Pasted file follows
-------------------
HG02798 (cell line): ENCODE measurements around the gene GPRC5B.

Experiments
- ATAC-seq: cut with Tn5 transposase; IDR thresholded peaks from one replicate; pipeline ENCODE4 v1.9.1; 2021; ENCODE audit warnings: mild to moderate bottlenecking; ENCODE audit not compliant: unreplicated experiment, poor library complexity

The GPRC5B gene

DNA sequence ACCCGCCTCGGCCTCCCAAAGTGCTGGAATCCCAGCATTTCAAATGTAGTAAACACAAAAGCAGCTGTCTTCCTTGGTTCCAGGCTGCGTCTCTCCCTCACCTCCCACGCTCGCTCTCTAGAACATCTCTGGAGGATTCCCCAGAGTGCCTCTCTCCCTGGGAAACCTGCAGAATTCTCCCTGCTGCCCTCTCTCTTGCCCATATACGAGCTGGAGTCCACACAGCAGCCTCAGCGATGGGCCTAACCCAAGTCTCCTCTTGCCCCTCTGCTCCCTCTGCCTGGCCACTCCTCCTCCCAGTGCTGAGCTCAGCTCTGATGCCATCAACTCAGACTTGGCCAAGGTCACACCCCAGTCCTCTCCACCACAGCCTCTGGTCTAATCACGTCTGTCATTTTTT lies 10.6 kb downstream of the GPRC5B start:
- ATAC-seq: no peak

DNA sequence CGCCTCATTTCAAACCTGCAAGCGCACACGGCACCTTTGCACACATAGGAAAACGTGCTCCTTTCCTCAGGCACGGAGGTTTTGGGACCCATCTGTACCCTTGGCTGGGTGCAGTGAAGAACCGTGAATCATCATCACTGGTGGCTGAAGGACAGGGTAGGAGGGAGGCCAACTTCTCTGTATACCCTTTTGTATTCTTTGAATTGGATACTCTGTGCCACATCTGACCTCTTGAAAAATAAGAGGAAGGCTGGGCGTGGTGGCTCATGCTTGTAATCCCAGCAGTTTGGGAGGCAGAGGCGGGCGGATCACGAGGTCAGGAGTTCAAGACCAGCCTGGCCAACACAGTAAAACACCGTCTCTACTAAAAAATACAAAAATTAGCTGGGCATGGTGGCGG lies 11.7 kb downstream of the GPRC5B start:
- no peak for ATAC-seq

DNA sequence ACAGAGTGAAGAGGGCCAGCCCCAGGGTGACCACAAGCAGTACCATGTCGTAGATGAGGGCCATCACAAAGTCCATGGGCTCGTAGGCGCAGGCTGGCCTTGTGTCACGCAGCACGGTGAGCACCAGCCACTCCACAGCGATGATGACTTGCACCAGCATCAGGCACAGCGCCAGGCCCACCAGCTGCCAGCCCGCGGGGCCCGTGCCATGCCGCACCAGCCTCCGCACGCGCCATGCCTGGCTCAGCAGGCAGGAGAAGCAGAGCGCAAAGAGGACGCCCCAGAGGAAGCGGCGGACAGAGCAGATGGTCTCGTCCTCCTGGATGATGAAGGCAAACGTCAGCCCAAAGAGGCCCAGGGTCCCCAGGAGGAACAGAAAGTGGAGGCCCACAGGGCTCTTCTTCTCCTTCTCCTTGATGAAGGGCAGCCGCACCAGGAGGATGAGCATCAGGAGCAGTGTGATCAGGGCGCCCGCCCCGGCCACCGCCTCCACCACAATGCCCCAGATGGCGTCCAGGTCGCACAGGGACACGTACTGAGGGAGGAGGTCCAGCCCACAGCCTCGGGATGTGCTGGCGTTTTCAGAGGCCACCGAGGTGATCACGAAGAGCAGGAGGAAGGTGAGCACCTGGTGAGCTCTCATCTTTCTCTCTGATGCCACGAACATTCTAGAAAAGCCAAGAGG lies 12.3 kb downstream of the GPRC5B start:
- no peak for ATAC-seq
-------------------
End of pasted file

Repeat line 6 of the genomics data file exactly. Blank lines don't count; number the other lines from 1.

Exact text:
- ATAC-seq: no peak